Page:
HONG KONG, Nov 30 (Reuters) - Asian shares rebounded on
Wednesday as investors pinned hopes on China eventually
reopening its economy despite growing COVID lockdowns that
pushed its factory and services sector activity deeper into
Europe and Wall Street were also set to open higher with
FTSE futures and E-mini futures for the S&P 500 index
up 0.35% and 0.15%, respectively, at 0518 GMT.
MSCI's broadest gauge of Asia Pacific stocks outside Japan
reversed morning losses to gain 0.67%. At
current levels, the index is set to post its biggest monthly
gain since April 1999.
Hong Kong's Hang Seng Index and China's benchmark
CSI300 Index also bounced back, rising 0.82% and 0.1%
respectively, as investors largely ignored an official survey
that showed China's factory activity contracted at a
faster-than-expected pace in November.
"Investors are looking beyond what happened in November. The
impact on the economy from the recent supportive measures to the
real economy including the property sector in China will
gradually emerge," said Redmond Wong, Greater China market
strategist at Saxo Markets in Hong Kong.
"Despite the surge in cases and recent protests, China has
not hardened its COVID approach and is continuing to fine-tune
its policy, which is encouraging to investors."
Chinese officials on Tuesday said the country would speed up
COVID-19 vaccinations for elderly people.
The vaccination push was seen as crucial to unwinding nearly
three years of strict curbs in the world's second-largest
economy that have eroded economic growth, disrupted the lives of
millions and sparked unprecedented protests this past weekend.
Most analysts, however, say reopening will be slow and
bumpy, weighing heavily on the economy into 2023.
"Headlines from China regarding COVID restrictions and
protests are causing jitters among investors. Although some
COVID easing measures are being considered, it may not be enough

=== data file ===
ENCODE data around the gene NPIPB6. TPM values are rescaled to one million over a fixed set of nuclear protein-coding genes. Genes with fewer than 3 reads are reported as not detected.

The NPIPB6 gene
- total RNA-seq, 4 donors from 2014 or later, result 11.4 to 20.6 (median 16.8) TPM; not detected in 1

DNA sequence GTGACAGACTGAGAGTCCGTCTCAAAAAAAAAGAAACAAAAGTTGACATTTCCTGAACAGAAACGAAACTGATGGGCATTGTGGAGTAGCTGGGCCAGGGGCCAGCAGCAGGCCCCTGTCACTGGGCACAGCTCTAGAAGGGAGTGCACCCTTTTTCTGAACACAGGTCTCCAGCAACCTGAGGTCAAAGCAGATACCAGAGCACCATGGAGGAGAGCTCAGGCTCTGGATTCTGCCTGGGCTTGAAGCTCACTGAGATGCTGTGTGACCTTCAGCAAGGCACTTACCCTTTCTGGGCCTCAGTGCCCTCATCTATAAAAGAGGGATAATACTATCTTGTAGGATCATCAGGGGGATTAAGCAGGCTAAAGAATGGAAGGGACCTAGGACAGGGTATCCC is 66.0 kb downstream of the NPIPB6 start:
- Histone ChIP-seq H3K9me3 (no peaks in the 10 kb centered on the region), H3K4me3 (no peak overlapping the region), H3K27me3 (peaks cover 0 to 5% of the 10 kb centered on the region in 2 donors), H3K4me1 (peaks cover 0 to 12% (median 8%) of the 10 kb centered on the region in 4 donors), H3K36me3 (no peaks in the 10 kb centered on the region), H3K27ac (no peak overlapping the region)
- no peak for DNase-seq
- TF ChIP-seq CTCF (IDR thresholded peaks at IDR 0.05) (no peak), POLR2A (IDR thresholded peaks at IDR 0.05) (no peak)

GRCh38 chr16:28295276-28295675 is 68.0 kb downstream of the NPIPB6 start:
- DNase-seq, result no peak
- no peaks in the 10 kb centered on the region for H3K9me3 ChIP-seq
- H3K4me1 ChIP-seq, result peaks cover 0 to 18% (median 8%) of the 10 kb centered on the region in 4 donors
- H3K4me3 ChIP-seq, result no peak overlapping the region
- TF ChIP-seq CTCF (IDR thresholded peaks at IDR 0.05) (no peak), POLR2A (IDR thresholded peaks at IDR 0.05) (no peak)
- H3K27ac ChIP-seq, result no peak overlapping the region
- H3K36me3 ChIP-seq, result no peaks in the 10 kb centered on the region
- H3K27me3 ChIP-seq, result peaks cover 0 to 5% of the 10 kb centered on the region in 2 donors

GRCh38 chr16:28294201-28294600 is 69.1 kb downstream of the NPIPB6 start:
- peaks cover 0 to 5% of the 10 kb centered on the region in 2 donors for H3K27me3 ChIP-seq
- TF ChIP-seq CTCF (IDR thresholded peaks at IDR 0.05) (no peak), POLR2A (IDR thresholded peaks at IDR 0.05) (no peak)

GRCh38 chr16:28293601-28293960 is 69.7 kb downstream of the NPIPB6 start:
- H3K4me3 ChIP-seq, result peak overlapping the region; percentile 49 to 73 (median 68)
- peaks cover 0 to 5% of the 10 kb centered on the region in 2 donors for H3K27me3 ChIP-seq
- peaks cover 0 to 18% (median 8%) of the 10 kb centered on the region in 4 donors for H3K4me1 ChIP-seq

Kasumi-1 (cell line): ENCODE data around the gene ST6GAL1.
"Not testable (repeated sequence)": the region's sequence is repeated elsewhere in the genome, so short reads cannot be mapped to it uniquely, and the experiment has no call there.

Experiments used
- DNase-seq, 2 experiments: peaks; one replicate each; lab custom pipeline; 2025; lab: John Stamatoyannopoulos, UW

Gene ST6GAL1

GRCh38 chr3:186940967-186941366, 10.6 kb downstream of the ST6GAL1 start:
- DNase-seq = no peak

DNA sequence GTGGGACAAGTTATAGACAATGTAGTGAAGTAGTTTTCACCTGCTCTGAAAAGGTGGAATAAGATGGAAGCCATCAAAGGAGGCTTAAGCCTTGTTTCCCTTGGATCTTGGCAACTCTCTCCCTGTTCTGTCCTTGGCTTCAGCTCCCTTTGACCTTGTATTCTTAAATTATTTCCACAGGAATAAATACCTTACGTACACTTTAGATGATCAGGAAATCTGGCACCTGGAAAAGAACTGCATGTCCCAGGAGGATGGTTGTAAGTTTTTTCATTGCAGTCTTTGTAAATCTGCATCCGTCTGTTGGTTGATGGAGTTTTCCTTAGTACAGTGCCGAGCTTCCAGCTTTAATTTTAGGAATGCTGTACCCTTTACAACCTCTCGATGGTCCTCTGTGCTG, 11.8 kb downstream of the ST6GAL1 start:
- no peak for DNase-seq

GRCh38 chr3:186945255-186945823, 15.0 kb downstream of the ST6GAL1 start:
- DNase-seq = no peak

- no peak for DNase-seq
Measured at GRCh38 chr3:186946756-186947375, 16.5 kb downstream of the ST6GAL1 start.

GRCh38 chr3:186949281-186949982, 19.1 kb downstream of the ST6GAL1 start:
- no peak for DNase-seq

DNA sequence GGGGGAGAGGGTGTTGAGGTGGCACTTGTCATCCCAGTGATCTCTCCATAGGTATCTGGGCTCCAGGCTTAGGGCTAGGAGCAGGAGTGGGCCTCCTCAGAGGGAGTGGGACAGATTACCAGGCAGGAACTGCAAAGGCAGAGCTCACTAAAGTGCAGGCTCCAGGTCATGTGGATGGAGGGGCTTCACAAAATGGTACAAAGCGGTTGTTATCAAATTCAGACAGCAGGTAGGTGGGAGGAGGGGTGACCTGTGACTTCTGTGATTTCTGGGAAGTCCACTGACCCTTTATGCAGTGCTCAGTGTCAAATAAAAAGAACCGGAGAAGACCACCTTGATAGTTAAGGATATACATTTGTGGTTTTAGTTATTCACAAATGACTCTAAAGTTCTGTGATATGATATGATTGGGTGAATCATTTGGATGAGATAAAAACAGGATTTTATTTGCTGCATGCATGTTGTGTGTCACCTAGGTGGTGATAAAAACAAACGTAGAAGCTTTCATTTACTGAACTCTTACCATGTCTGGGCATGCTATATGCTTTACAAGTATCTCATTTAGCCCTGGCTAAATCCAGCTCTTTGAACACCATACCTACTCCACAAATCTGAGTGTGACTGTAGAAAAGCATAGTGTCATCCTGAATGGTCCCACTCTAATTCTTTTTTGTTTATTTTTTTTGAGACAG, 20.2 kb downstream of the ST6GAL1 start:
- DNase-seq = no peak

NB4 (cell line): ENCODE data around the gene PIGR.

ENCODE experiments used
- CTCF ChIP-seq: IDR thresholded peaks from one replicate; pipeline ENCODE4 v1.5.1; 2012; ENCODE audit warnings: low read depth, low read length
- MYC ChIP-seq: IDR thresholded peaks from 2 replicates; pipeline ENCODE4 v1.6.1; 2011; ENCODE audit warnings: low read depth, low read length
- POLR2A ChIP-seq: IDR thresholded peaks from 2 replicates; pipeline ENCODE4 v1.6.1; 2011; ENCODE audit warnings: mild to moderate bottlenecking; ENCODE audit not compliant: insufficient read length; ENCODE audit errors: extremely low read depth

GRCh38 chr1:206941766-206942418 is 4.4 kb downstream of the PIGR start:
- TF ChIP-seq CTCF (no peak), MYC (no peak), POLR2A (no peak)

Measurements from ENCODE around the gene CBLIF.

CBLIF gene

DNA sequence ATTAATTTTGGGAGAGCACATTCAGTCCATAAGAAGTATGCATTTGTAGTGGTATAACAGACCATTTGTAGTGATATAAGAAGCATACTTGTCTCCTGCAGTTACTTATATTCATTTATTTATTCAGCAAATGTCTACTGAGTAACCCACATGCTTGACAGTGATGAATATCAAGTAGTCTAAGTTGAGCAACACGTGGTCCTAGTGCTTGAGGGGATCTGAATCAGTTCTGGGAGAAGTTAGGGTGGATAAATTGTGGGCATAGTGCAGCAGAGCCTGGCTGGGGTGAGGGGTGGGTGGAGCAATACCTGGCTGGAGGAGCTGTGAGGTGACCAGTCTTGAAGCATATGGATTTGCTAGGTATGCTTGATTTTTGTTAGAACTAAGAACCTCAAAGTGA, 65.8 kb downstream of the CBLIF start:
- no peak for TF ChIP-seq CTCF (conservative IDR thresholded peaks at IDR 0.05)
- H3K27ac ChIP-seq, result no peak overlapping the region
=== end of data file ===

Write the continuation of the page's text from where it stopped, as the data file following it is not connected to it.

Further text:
to prevent further economic disruption," Anderson Alves, global
macro analyst at ActivTrades, however cautioned in a Wednesday
Japan's Nikkei 225 fell 0.41% while Australia's
S&P/ASX 200 closed up 0.35%.
Globally investors are watching for guidance on the U.S.
Federal Reserve's path of interest rate hikes.
Fed Chair Jerome Powell is scheduled to speak about the
economy and labour market at a Brookings Institution event on
Wednesday. A series of U.S. data concerning manufacturing,
inflation and jobs will also be released this week.
"This week will offer an interesting test for markets as we
have a look at the next important data macro data points out of
the U.S., especially the PCE inflation data and the Friday
November jobs report," said Wong of Saxo Markets.
The U.S. ISM manufacturing survey for the month on Thursday
is also expected to slip into contraction, Wong said.
Oil prices posted gains of more than 1% in Asian trade on
Wednesday on falling U.S. crude inventories and a lower
greenback, but concerns OPEC+ will leave output unchanged at its
upcoming meeting and weak China data limited gains.
Brent crude futures were up 1.05% to $83.90 per
barrel by 0533 GMT, while U.S. crude futures climbed
1.14% to $79.09 a barrel.
Spot gold rose 0.25%.
In currency markets, the dollar index declined 0.27%.
(Reporting by Kane Wu; Editing by Tom Hogue and Lincoln Feast.)